#TBT #Vinyl Robert Plant, The Principle of Moments, 1983

Principle of Moments

Robert Plant
The Principle of Moments
Es Paranza / Atlantic Records
1983

Released 33 years ago this week,  this was Robert Plant‘s second solo album and scored a big hit with one of my favorite tunes, “Big Log.” Guitarist Robbie Blunt sounds ridiculously like Jimmy Page here!

 

 

Coffee Generation X

I give full credit to the National Coffee Association for my coffee addiction, and maybe for yours too.  Back in 1983-1984, this spot played on MTV constantly. I must have seen it 1000 times.   

Because you know, “coffee calms you down and picks you.” And who didn’t want to be a Mover and Shaker like icons of Generation X such David Bowie, Ken Anderson, and (what?) Kurt Vonnegut…

I don’t know about Movers but they definitely made Shakers out of us.

   

Anderson Coffee

Huey Lewis / Sports – 30 Years Later.

Huey Lewis Sports
How do you feel when an album that you didn’t like when it came out celebrates its 30th anniversary, and you still don’t like it today…BUT, it’s still  better than most of today’s music?  

This summer celebrates the 30th anniversary of Huey Lewis and The News’ Sports album. Okay, “celebrates” is a bit of a stretch. Let’s say “marks” the 30th anniversary.

Yeah, Huey Lewis still sucks. He’s not a great singer, songwriter, or musician.  But he’s still better than Kanye West or Justin Beiber. Yeah that’s right, I said it. Beiber sucks so bad he’s worse than Huey frickin’ Lewis.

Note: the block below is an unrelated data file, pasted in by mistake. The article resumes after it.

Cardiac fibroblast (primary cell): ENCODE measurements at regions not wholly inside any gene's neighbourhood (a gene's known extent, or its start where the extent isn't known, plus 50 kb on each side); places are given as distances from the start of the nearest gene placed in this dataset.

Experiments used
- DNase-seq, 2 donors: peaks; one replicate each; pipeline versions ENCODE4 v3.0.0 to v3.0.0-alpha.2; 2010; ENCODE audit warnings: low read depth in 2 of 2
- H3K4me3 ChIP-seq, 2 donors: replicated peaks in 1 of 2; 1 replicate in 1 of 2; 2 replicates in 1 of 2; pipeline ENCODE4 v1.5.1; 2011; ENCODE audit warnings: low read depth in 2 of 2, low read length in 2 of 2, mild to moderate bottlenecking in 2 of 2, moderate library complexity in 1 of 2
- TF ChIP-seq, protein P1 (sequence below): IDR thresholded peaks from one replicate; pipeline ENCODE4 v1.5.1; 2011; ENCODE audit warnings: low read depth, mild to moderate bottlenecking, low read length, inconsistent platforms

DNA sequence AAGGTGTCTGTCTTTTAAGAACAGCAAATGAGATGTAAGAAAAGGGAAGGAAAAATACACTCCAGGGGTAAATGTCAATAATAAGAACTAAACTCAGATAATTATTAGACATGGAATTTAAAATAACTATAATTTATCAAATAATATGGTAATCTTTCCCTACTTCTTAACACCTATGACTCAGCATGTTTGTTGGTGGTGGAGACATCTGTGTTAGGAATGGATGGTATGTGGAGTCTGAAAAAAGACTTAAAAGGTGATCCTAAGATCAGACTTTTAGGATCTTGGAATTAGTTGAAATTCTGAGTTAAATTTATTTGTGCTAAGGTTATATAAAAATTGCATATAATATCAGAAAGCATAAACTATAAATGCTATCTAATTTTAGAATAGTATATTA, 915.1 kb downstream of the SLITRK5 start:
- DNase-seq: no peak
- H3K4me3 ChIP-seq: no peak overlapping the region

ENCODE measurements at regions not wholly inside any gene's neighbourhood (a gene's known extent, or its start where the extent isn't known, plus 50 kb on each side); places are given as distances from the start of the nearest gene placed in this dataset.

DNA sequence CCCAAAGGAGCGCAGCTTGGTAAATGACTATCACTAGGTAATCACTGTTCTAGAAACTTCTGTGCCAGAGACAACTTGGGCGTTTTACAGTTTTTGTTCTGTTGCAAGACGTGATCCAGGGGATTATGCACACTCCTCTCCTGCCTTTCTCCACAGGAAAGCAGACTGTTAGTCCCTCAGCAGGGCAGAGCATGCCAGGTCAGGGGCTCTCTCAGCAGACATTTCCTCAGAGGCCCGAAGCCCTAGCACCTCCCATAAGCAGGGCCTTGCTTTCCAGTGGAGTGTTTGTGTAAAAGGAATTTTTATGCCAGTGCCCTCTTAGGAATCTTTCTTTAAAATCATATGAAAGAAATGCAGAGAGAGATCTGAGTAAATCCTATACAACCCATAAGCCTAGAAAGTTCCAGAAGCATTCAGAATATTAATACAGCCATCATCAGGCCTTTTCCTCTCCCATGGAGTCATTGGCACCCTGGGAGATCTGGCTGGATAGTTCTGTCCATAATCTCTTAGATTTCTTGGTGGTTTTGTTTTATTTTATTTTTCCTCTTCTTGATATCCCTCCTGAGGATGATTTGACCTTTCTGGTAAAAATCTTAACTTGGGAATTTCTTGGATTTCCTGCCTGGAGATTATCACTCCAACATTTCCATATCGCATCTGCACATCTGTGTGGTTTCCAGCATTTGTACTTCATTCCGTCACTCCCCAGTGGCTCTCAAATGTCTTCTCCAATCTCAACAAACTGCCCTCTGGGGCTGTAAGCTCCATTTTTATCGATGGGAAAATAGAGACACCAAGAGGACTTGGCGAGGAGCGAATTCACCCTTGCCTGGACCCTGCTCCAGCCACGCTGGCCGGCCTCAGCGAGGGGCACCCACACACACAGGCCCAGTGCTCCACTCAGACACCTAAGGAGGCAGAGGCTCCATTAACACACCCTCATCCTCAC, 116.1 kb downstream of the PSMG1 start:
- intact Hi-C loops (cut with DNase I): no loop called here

I spent the 80’s making fun of those who bought this horrid stuff. But here and now, I would listen that mediocre mainstream rock and roll album now any day over any Hip-Hop / Pop nonsense by Jay-Z or Beyonce. And, as far as “The News” was concerned, there is a cool connection is the always-cool Elvis Costello. Also, I did kind of identify with the one guy in the band that always had the sunglasses and the dangling cig…

Check out the most tolerable of Huey videos below:

30 Years of Confusion: The Kinks

Kinks State of Confusion    

If Pete Townsend was the Godfather of Punk, then Ray Davies is the Godfather of New Wave.

The Kinks delivered a one-two punch in 1982 and 1983 with the albums Give The People What They Want followed by State of Confusion. The former was loved by the critics; the latter was loved by the masses. 

Next week marks the 30th anniversary of State of Confusion. It had everything that albums by new bands in 1983 had: World premiere videos on MTV, stylish costumes on stage, and non-stop radio play on Top 40 and Rock and AC formats. For most of 1983, Ray Davies was both as iconic as McCartney or Jagger and also as relevant in the moment as Bono or Madonna. Check out the title track video below!